He also believes that the Conservatives Mark Carlisle and John McGregor were removed from office by Margaret Thatcher because they were respectively "too left wing" and "too teacher-friendly" for her liking. Kenneth Clarke's heart, he adds, was not in the job. "He wanted one of the four offices of state."

Hart's retirement marks the end of an era. He will address his last conference as the general secretary of the NAHT this weekend.

He will be remembered by many for his mastery of the sound bite. But he was also very good at another aspect of modern communications - the ability to get a story reflecting the views of his organisation placed in the newspapers.

A trained lawyer, he will be a hard act for Mick Brookes, head of Sherwood Junior School, in Warsop, Nottinghamshire, to follow. Not only did he deal single-handedly with media relations, but he also kept a close eye on any legal tangles involving the association. Before he became a full-time employee of the union, he was its legal adviser. So good is Hart at multitasking that there has been speculation that it would take three people to replace him.

Although well liked by journalists, David Hart has never been one to say only what he thinks people want to hear. He sticks to his guns - even if what he has to say is unpopular. For example, he still believes that it was wrong of the NAHT to pull out of the workload agreement, an issue that will resurface at the union's annual conference in Telford this weekend.

"Those who believe we should pull out have a duty to state what the strategy is that would get us back in," he says. At the same time, he acknowledges that many schools will be in real difficulty delivering marking and preparation time for their staff.

"There will be a number of schools struggling - several hundred schools struggling," he says. "I think we could have trouble in some schools: there is not much point in headteachers being martyrs inviting industrial action or other legal action.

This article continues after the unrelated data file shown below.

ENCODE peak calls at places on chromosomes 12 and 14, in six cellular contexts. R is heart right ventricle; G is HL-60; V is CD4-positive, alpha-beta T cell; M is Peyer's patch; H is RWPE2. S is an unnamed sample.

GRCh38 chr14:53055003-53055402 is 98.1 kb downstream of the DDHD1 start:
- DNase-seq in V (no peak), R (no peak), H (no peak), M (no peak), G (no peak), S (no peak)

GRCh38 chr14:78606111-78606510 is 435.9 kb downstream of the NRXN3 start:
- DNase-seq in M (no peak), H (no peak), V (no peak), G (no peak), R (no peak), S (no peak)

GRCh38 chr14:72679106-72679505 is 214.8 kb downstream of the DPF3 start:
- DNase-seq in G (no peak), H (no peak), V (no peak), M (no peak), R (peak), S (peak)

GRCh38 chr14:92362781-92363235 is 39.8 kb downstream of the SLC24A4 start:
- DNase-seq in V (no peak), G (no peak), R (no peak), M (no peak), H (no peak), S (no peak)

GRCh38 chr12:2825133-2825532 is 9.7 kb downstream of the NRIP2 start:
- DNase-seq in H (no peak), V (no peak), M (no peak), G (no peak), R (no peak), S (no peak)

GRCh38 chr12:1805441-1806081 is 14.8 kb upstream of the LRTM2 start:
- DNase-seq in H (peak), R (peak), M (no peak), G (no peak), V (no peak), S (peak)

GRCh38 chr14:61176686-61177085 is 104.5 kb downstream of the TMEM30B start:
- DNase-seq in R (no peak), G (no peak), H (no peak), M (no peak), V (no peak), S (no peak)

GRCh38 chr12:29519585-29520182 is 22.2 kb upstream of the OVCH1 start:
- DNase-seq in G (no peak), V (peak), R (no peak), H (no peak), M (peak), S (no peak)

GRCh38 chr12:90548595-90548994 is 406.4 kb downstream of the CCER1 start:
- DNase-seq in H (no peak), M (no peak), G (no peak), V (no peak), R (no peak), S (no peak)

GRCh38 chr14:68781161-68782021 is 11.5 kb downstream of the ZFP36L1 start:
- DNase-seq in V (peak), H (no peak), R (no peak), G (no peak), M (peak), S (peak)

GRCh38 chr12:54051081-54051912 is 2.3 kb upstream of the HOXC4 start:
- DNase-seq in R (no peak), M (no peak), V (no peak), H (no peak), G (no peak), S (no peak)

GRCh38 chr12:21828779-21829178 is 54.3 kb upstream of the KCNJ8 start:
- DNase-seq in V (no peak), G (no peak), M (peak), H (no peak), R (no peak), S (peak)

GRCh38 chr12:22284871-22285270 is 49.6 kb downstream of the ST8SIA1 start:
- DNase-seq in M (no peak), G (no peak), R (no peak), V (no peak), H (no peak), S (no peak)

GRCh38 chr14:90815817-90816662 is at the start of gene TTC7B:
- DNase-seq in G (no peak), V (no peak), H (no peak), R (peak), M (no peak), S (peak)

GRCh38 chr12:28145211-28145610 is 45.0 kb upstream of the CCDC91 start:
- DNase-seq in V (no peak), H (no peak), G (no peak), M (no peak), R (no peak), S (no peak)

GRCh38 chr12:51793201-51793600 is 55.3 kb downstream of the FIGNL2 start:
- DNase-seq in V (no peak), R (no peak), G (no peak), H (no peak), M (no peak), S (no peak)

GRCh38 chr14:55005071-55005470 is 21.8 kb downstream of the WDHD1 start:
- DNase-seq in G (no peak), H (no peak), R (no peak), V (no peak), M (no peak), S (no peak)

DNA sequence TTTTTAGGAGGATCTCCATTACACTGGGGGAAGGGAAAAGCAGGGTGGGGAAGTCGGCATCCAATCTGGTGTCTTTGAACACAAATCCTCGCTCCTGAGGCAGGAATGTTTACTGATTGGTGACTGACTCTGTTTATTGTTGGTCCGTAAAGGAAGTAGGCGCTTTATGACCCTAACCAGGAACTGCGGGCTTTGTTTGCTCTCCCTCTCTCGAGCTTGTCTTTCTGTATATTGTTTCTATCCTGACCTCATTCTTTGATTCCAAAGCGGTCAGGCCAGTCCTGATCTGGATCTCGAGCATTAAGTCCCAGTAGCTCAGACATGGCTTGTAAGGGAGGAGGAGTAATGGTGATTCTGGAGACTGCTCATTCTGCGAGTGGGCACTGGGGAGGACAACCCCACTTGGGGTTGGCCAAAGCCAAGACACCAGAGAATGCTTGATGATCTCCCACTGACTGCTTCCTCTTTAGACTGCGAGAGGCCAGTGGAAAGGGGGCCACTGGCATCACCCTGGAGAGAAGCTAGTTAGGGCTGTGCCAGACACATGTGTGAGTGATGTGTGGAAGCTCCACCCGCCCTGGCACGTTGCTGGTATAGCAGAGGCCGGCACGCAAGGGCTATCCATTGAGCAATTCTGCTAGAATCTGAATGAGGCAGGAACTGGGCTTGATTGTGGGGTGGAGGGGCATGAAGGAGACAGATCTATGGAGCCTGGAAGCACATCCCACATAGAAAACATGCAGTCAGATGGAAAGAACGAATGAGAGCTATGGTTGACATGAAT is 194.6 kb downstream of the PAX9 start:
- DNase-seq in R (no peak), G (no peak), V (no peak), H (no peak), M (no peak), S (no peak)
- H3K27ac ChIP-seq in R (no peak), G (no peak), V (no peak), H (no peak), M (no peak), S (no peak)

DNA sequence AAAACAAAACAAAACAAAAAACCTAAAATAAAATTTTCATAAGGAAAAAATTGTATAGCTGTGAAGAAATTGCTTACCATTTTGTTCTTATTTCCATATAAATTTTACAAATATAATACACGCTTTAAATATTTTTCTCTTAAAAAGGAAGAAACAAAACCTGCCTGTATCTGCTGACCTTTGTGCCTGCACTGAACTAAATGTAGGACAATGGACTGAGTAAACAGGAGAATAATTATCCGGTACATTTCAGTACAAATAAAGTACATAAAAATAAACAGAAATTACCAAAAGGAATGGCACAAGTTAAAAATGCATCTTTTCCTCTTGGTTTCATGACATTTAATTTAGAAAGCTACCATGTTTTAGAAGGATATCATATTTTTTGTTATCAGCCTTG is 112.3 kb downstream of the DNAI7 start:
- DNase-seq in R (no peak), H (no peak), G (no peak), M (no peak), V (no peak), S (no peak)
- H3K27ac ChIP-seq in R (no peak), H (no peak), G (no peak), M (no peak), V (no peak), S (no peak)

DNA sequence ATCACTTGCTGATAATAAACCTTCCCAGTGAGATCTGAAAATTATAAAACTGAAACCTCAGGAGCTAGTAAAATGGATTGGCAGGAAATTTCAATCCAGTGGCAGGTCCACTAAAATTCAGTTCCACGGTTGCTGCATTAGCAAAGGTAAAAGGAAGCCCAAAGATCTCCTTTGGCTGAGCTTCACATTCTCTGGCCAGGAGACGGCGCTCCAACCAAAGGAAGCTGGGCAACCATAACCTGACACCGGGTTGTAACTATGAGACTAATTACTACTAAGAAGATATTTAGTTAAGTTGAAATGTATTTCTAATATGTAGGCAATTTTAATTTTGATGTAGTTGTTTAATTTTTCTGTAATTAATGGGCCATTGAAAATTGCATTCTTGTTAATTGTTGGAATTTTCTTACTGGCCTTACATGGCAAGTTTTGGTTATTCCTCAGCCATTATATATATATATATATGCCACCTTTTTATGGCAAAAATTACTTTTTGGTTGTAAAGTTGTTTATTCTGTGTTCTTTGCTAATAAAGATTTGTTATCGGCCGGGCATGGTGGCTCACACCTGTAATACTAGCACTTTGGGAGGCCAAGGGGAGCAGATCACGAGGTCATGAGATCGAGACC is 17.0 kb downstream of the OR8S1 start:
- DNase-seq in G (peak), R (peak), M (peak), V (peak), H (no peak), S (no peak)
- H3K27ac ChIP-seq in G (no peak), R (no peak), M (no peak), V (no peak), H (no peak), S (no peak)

"What we need to do is to find out, quickly, those that are in difficulty and talk to them and their local education authorities about what we can do to help them. I can see a winter of discontent if there are significant numbers of schools that simply say, 'We're not going to implement the agreement because we can't do it.'"

He is also worried that some might decide to shut on Friday lunchtime and send the children home early - thus guaranteeing their staff the 10 per cent of time off a week. "It is hardly a good tactic, because it is not going to endear teachers to parents," he says.

Hart is an unashamed supporter of the Blairite education revolution - at a time when the Prime Minister's popularity is waning. "I happen to be a strong supporter of Tony Blair's education philosophy," he says. "There's no comparison between the two parties when it comes to issues such as parental choice and admissions. I'm absolutely sure that the Labour Party is right and the Conservative Party is wrong."

Hart is particularly critical of the Conservatives' plans to give parents passports or vouchers - equivalent to the cost of a state education - to "spend" at the school of their choice. "A marketplace free-for-all would be a disaster," he says.

While acknowledging the concerns that people have about academies - the privately sponsored schools that are replacing struggling inner-city secondary schools - he thinks that Tony Blair genuinely believes in education. And he thinks that Labour's more measured approach to school admissions - with locally agreed codes of practice between schools - is a far better option than the Conservatives'.

This may be his final conference, but David Hart will not be leaving the education world just yet. He'll try to negotiate an end to the impasse over the teachers' workload agreement before his term of office expires in September. One aim in retirement is to spend more time on his horse at home in Cumbria. He really will be riding off into the sunset.